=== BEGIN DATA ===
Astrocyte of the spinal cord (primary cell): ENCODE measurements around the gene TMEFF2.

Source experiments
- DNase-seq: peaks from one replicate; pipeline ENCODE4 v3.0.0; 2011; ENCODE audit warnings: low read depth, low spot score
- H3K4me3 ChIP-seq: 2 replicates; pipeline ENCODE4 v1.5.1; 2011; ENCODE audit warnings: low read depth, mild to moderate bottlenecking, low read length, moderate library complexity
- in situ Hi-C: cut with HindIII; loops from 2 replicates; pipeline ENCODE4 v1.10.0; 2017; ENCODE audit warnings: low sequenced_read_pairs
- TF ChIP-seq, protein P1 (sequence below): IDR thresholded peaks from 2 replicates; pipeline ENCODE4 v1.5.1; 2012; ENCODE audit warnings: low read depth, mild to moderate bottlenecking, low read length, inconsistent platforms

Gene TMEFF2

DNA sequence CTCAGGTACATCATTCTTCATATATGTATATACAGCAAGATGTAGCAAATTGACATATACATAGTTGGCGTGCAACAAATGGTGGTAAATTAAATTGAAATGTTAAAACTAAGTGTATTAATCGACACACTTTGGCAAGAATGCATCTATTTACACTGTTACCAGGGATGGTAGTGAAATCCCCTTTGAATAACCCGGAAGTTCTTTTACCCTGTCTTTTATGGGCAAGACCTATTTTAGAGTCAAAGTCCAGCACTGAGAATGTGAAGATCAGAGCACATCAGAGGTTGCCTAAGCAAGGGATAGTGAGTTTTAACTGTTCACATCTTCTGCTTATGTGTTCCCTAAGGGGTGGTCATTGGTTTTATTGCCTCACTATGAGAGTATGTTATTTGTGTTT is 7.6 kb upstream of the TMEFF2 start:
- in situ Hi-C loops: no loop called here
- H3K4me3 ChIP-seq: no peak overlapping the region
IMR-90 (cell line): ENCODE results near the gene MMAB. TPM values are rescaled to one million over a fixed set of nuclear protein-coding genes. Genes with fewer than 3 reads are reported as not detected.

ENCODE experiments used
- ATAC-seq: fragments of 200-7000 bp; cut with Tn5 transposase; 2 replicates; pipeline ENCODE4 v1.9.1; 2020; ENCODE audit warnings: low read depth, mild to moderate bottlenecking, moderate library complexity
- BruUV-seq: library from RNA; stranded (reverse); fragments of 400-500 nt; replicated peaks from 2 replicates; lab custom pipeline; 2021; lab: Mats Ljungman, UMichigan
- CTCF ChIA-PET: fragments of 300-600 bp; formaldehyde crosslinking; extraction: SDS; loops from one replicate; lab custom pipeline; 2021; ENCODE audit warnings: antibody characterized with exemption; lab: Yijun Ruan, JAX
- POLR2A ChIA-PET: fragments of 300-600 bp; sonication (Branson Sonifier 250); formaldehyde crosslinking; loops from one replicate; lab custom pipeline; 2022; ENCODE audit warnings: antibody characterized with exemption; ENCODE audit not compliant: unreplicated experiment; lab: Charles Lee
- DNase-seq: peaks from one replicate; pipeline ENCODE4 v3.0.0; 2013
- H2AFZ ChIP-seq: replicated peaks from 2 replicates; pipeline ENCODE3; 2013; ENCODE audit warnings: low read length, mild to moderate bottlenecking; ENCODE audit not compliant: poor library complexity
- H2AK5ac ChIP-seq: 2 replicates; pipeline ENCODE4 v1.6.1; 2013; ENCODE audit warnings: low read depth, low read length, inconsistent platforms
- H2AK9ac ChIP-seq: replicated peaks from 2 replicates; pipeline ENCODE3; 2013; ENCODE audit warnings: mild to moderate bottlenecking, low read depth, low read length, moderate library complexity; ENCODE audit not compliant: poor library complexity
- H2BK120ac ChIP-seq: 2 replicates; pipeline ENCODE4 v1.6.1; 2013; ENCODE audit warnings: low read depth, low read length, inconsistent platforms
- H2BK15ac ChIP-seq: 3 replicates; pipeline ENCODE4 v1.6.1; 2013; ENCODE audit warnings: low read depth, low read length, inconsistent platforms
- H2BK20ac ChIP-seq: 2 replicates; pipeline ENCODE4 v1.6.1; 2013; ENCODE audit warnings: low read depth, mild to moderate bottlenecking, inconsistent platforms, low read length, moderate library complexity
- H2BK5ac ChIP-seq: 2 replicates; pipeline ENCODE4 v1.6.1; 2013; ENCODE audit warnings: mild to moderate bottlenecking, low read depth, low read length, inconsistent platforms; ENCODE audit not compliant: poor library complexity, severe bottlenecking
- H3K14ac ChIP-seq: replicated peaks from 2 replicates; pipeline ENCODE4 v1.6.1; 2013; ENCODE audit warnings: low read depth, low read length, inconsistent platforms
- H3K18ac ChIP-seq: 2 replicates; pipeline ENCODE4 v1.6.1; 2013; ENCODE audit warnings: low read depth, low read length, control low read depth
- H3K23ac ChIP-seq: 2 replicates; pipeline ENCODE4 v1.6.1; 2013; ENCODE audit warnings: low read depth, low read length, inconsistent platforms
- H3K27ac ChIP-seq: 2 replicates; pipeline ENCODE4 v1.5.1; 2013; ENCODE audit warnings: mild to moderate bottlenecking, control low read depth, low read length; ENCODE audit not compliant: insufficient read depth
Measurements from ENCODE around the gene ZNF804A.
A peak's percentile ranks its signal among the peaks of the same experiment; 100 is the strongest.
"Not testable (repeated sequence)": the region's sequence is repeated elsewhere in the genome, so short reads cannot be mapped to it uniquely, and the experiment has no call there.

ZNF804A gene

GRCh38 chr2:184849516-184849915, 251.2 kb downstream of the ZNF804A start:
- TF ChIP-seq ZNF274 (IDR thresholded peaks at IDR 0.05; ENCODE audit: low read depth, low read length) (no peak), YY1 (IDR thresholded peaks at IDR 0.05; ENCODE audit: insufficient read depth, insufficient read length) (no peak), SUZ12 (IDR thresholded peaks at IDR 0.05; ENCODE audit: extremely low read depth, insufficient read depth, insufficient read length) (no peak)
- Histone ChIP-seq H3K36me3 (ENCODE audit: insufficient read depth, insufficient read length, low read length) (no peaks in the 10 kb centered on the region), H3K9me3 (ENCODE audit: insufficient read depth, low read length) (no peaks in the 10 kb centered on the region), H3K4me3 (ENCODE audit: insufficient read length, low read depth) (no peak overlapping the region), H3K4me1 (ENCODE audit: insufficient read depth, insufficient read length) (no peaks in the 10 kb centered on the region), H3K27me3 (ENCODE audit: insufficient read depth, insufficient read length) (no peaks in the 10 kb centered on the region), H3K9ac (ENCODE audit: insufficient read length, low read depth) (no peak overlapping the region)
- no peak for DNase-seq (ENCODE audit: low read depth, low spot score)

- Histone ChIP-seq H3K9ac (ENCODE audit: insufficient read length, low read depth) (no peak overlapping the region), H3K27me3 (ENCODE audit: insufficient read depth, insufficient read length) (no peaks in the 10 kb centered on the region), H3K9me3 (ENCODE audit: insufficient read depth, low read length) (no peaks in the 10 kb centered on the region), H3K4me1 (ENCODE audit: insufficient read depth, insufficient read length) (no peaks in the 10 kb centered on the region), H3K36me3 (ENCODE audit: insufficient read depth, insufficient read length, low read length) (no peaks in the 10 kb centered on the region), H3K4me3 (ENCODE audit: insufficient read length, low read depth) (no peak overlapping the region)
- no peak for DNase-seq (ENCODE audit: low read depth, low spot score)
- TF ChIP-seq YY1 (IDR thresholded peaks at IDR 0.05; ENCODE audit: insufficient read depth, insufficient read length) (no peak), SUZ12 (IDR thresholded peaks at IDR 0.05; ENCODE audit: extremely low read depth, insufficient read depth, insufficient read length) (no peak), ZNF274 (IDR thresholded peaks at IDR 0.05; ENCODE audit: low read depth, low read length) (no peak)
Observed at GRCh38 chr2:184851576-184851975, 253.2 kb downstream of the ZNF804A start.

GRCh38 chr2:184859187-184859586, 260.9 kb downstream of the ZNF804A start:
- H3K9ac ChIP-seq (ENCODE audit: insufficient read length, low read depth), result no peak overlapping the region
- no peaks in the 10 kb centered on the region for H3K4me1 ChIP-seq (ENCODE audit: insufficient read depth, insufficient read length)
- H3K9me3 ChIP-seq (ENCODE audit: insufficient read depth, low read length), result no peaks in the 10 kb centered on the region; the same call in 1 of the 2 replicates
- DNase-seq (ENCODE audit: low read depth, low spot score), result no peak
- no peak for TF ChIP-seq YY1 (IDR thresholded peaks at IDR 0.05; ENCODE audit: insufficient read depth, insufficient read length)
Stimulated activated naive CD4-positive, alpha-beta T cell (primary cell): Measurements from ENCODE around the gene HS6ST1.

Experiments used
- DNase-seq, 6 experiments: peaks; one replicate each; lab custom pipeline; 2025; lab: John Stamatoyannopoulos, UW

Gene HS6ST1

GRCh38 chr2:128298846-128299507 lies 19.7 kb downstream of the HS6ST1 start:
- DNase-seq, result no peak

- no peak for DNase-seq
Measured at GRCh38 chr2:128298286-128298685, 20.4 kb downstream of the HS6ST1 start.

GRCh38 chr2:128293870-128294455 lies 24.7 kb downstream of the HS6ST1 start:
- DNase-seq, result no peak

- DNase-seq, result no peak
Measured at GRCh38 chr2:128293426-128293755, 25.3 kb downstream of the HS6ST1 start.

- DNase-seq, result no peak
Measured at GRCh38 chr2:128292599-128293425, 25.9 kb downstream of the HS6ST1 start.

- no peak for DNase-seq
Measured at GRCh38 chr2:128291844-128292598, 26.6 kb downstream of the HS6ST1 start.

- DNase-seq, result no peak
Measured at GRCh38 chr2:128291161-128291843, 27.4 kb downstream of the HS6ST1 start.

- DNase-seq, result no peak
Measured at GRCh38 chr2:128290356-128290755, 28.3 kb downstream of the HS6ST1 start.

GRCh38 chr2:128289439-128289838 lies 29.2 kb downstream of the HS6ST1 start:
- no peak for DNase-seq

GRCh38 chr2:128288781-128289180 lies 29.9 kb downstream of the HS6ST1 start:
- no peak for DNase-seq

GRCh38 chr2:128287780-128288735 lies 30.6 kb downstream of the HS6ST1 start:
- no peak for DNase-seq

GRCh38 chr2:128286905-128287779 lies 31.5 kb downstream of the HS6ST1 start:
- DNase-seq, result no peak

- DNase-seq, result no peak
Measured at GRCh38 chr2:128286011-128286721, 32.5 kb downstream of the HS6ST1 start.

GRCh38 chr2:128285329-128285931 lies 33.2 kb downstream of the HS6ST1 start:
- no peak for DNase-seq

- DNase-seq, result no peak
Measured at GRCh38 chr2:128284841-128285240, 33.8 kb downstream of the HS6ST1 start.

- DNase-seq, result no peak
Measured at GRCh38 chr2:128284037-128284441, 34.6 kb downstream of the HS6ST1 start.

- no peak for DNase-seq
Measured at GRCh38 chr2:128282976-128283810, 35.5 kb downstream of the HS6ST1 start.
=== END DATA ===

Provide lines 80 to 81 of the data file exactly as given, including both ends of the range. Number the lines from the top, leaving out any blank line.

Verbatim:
Measured at GRCh38 chr2:128284841-128285240, 33.8 kb downstream of the HS6ST1 start.

- DNase-seq, result no peak